dac.write_timed(buf, 400 * len(buf), mode=DAC.CIRCULAR)

The above code will output a sine wave

How to Debug ADC and DAC

ADC can be sensitive to noise leading to large discrepancies in ADC readings. To minimize noise, users may connect a 0.1 µF capacitor to the ADC input pad in use. Multisampling may also be used to further mitigate the effects of noise.

Calibration: It is a good practice to add a 0.1uf Capacitor before the ADC pin. This helps in filtering out the noise and any static dv voltage built-up

Concurrent reading Sampling Multiple values from ADC pins and evaluating  the most concurrent reading and doing an average is a good practice. Especially When the reading values are in low range.

A median Algo is a good start to read the values. 

Copy/Write Error:

Many times, 10 bit or 12-bit ADC  value is read into the u16 datatype. It is good practice to reset the value to 0 after the operation.

Sample over Nyquist rate : If you are doing signal reconstruction and doing some Signal Processing like FFT(MicroPython) . you can refer to this library.

https://github.com/peterhinch/micropython-fourier

ESP32 ADC DAC Programing and Pin Out

Sampling Rate = 6KHz = 6000 samples/sec

Pinout-Diagram

ESP32 has 2 ADC blocks built into the silicon.

ADC1

8 ADC channels 

    GPIO32

    GPIO33

    GPIO34  

    GPIO35

    GPIO36

    GPIO37

    GPIO38

    GPIO39

EACH ADC IS 12-bit ADC by default, can be configured to 10-bit and 11-bit

ADC2

ESP32 ADC Limitations

  • Some of the ADC2 pins are used as strapping pins (GPIO 0, 2, 15) thus cannot be used freely. Such is the case in the following official Development Kits:
  • ESP32 DevKitC: GPIO 0 cannot be used due to external auto program circuits.
  • ESP-WROVER-KIT: GPIO 0, 2, 4 and 15 cannot be used due to external connections for different purposes.
  • Since the ADC2 module is also used by the Wi-Fi, only one of them could get the preemption when using together, which means the adc2_get_raw() may get blocked until Wi-Fi stops, and vice versa.

Sample Code

from machine import Pin, ADC
from time import sleep
import utime
adc_8bit_mask = 0x00ff
adc_10bit_mask = 0x03ff
adc_12bit_mask = 0x0fff
sample_rate=100 #max value 6000
adc_pin = ADC(Pin(34)) #create an adc class object
adc_pin.atten(ADC.ATTN_11DB)       #Full range: 3.3v
 
while True:
  adc_value = adc_12bit_mask and adc_pin.read()
  print(adc_value)
  adc_value = 0 #re-initialize val to zero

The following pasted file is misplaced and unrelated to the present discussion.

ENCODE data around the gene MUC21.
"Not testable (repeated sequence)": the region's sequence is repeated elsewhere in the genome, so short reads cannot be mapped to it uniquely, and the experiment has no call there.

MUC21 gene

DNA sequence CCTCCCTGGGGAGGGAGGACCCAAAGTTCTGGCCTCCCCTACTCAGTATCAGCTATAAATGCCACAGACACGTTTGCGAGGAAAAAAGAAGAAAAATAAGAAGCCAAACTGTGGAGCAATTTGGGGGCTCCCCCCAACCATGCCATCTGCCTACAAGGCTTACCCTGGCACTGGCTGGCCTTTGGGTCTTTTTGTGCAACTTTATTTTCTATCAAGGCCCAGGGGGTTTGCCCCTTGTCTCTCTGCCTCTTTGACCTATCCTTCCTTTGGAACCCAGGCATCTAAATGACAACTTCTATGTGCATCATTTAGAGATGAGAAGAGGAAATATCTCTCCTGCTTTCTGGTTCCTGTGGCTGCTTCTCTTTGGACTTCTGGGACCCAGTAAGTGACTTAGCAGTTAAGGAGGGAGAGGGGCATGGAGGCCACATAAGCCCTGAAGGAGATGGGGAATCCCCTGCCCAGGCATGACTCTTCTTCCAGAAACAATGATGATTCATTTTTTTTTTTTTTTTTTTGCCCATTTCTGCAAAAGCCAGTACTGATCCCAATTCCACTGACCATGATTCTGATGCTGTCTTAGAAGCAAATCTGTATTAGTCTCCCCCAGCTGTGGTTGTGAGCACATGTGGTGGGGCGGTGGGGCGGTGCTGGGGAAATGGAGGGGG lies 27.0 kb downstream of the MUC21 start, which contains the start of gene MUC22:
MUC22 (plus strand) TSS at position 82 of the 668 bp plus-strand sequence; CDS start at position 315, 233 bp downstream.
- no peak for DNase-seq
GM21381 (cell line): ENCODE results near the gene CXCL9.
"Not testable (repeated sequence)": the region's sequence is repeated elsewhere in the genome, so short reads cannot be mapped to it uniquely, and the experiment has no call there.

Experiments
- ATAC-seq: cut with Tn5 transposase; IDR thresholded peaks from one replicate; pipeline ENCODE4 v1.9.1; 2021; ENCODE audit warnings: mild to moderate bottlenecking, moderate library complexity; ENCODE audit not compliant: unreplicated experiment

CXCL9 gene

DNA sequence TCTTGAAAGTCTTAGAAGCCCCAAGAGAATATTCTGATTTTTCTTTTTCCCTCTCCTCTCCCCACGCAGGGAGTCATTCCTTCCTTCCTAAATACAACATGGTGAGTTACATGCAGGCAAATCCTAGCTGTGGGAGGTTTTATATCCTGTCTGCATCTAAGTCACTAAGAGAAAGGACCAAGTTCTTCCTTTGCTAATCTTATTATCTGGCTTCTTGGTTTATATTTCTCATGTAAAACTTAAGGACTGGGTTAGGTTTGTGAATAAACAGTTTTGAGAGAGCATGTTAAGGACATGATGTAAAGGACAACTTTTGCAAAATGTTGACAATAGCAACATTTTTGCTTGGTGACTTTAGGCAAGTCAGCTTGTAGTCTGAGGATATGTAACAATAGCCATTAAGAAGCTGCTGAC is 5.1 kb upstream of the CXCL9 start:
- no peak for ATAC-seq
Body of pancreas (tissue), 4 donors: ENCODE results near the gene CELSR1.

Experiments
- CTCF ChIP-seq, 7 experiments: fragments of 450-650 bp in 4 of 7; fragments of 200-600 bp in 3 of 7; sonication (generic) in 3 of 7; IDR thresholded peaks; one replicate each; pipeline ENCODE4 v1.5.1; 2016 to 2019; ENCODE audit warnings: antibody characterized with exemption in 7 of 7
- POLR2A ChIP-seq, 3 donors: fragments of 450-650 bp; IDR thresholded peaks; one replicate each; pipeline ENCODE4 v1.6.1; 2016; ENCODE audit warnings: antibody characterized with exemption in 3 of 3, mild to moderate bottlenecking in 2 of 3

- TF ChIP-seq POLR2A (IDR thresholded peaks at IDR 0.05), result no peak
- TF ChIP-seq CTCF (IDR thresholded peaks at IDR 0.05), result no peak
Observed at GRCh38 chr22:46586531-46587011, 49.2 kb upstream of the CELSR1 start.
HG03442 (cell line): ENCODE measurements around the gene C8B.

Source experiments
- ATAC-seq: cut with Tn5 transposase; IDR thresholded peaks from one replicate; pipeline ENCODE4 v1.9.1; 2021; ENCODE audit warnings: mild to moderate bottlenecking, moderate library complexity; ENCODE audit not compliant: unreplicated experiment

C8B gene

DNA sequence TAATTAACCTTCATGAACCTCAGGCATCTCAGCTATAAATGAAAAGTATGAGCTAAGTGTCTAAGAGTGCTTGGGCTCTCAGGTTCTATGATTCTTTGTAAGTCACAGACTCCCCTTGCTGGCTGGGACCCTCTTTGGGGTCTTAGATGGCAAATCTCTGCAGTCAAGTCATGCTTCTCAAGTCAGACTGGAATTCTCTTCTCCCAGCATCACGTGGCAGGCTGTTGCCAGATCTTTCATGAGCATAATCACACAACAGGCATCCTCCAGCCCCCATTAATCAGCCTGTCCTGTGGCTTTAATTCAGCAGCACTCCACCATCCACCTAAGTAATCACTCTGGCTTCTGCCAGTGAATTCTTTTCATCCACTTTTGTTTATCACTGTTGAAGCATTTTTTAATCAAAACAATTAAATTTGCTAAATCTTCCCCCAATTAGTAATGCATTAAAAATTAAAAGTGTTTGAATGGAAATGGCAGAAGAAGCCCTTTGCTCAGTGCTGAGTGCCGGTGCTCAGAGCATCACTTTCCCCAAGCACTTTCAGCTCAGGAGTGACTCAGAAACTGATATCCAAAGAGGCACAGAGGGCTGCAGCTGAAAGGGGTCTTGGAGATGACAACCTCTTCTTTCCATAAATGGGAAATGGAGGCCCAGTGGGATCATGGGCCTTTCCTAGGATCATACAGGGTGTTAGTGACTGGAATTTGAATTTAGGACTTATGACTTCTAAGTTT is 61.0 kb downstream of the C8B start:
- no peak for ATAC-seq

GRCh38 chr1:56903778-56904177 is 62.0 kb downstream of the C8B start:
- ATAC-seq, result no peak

utime.sleep(1/sample_rate)

Sample Output

Arduino ADC and DAC Programming and Pinout.

Sampling rate = 9.6KSPS(9600)

The ADC clock of Atmega328P is 16 MHz divided by a ‘prescale factor’. The prescale is set by default to 128 which leads to 16MHz/128 = 125 MHz ADC clock. Since a single conversion takes 13 ADC clocks, the default sampling rate is ~ 9600 Hz.

PrescaleADC -ClockSampling Rate
Register Value
ADPS2    ADPS1    ADPS0
28615Khz0                0              1
44307Khz0                1              0
82153Khz0                1             1

This the default Sample rate unless the interrupts are disabled and the prescale factor is reduced.

Pinout-Diagram

Sample Code

int analogPin = A3; // potentiometer wiper (middle terminal) connected to analog pin 3
                    // outside leads to ground and +5V
int val = 0;  // variable to store the value read
void setup() {
  Serial.begin(9600);           //  setup serial
}
void loop() {
  val = analogRead(analogPin);  // read the input pin
  Serial.println(val);          // debug value
}

Sample Output

Raspberry Pi PICO ADC and DAC Programming and Pinout.

12-bit ADC

Sample Rate = 500kSPS

Number of ADC Channels = 4

ADC ModulePIN Number
ADC0GP 26
ADC1GP 27
ADC2GP28

Pinout-Diagram

Sample Code

from machine import Pin, ADC
from time import sleep
import utime
adc_8bit_mask = 0x00ff
adc_10bit_mask = 0x03ff
adc_12bit_mask = 0x0fff
 
sample_rate=100 #max value 6000
adc_pin = ADC(Pin(34)) #create an adc class object
 
while True:
  adc_value = adc_12bit_mask and adc_pin.read()
  print(adc_value)
  adc_value = 0 # resetting the value to zero
  utime.sleep(1/sample_rate)

Sample Output